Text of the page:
The Arch Way: Interviewing

The Art of Interviewing

Asking questions is part of our job — that’s why we’re journalists. We get paid to ask questions. We get to find answers to what people at home are wondering. We get to hold the powerful accountable. We get to hear from witnesses. We get to see history as and when it happens. We get to hear personal stories to inspire change. Interviews have to be strong, succinct and emotional. To get a great story, you have to ask the right questions.

No matter the interview (live on air, news packages, email, podcast, social media lives), there are ways to get a “great story” from what could be a regular, mundane interview. So whether it’s a city council meeting, a victim’s personal angle or a celebrity’s inside story, here are a few useful interview tips for you:


– do your homework

– talk to your guest(s) before you are live to put them at ease

– ask tough and fair questions but don’t start with that

– get reaction on key topics and not just the facts

– evoke emotion and how they feel about certain things

– pique your own curiosity

– have an honest conversation with them

– rephrase and repeat a question if needed especially if they avoid it

– use humor to lower the temperature

– always cover the basics first: who, what, where,when, why and how

– find out what’s next, what else, how they feel, what solutions, who benefits, a personal story, how it works?

– keep your audience in mind and ask questions from social media (Facebook, Twitter)

– keep your questions short, sweet and simple

– ask only one question at a time

– get clarity and keep the language simple (what do you mean by that, why do you think that’s the case)

– listen to your interview and bounce questions off what he/she says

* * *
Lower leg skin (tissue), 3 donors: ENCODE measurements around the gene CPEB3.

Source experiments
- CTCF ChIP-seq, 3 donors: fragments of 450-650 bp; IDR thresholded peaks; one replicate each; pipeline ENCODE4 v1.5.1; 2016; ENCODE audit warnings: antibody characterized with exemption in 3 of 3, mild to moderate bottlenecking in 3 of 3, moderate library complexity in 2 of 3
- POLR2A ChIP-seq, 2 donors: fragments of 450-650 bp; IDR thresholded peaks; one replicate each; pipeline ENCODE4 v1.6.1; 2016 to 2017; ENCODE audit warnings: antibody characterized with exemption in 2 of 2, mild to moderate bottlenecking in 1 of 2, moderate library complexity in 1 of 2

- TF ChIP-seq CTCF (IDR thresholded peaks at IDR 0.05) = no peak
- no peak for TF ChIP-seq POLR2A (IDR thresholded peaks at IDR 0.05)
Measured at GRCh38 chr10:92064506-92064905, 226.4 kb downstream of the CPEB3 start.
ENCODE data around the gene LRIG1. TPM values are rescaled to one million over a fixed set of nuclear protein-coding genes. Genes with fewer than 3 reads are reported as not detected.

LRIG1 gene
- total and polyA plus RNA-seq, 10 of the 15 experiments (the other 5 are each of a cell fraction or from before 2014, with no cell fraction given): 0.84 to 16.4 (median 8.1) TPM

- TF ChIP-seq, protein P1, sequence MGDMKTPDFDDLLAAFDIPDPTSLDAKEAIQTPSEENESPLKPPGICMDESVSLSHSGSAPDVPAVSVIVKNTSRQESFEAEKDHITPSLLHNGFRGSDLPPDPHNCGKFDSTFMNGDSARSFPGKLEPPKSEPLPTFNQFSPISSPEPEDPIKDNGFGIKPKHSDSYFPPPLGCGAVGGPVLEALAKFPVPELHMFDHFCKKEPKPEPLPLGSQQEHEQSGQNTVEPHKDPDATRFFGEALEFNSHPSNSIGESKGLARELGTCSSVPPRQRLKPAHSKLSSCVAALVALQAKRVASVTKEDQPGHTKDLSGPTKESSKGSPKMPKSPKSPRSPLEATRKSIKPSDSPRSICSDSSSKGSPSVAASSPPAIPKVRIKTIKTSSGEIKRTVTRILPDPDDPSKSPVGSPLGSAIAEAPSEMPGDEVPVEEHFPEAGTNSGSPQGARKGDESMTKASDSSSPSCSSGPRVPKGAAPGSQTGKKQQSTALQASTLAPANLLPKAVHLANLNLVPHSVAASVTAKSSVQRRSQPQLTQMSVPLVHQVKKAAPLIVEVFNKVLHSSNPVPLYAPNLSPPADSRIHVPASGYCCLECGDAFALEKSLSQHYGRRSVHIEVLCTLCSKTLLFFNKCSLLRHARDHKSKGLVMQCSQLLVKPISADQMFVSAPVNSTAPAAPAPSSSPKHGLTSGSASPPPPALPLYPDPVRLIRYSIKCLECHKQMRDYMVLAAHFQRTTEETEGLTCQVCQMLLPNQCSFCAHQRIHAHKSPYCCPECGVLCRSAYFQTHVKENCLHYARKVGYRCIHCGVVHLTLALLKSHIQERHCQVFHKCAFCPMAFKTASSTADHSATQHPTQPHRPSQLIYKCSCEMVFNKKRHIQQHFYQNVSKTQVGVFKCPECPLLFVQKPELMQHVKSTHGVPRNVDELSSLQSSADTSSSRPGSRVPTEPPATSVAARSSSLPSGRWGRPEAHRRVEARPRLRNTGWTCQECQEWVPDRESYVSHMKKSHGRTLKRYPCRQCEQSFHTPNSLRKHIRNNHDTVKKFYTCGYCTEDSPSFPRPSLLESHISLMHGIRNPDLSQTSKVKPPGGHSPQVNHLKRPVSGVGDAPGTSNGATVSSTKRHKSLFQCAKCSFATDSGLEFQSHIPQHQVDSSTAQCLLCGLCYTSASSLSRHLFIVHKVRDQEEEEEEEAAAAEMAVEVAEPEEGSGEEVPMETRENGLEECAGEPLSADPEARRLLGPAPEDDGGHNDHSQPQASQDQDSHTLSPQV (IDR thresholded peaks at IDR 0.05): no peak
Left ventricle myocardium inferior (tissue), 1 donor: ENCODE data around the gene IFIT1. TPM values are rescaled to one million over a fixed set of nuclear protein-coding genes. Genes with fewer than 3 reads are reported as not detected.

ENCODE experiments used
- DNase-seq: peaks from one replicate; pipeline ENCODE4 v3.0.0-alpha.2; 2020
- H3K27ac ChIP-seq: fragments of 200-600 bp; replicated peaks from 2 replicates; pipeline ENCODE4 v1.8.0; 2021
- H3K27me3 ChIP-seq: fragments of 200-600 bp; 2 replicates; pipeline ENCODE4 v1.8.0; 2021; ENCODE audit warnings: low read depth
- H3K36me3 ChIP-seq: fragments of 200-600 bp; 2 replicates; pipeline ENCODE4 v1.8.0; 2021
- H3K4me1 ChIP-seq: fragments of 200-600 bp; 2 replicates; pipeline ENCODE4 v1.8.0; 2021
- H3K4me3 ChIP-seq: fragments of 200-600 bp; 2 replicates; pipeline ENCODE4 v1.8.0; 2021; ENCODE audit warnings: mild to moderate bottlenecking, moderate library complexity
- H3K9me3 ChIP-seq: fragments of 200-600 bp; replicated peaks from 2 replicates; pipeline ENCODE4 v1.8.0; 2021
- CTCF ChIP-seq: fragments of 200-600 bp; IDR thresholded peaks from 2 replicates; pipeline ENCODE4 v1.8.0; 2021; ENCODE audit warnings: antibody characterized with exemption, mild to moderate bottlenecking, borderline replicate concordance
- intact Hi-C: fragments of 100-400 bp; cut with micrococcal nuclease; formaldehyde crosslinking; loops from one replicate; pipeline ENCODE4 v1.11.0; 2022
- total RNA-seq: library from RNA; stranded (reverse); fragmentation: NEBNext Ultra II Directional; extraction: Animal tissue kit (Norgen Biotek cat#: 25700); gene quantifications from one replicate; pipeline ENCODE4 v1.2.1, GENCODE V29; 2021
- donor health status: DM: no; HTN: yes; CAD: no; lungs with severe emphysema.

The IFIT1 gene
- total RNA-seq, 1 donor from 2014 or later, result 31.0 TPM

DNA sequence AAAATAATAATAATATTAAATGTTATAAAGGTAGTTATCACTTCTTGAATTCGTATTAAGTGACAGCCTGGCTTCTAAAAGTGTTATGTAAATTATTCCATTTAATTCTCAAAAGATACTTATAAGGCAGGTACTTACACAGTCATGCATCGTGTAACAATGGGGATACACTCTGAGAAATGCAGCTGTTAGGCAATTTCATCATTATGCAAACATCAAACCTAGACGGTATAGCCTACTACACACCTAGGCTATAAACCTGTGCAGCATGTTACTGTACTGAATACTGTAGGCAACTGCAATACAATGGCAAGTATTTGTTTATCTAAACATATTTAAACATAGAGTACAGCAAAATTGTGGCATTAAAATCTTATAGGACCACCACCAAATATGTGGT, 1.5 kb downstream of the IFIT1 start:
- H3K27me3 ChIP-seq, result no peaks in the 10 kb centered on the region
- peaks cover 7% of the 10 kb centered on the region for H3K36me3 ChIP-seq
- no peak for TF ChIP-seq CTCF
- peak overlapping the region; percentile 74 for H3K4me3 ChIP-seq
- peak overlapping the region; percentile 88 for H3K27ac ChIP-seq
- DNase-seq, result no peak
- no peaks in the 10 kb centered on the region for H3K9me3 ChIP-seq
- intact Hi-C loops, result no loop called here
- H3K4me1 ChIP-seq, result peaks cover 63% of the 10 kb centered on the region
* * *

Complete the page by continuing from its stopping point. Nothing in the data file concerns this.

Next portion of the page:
– wrap up the interview on a strong note


– don’t send your questions in advance

– never ask yes or no based questions (avoid do you believe or do you think)

– don’t assume the viewer knows it all

– don’t pretend to know or be an expert

– don’t make the interview drag on

– don’t lose track of time

– read their body language and ask appropriate questions (are they smiling, worried, nervous, losing eye contact)

– don’t just shoot off several questions at once

– don’t stress out if your interview doesn’t give you much but find a way to rephrase

– don’t worry if you asked or stumbled when asking a question but just re-ask the question

– don’t just read one question after another but LISTEN to what they say and naturally transition


  1. What did you learn from this?
  2. What inspires and motivates you?
  3. Who wins from this?
  4. What was your first thoughts when you heard about this?
  5. How do you feel about this situation?
  6. If you could go back, what would you change?
  7. Who are your heroes?
  8. What is your favorite quote and why?
  9. What things frustrate you?
  10. What would you say to this person? (boss, politician, criminal)
  11. Why did you decide to speak up now?
  12. How would your friends or coworkers describe you?
  13. What do you love about your job?
  14. How do you leave an impression?
  15. What makes you proud?
  16. What is the biggest challenge you have faced?
  17. How does what you do make a difference to others?
  18. What are causes you are passionate about?
  19. What is your purpose in life?
  20. What qualities do you admire in someone?


THE YES VISION: Archith Seshadri talks about switching careers from engineering to journalism

Archith Seshadri talks about switching careers on “The Yes Vision” podcast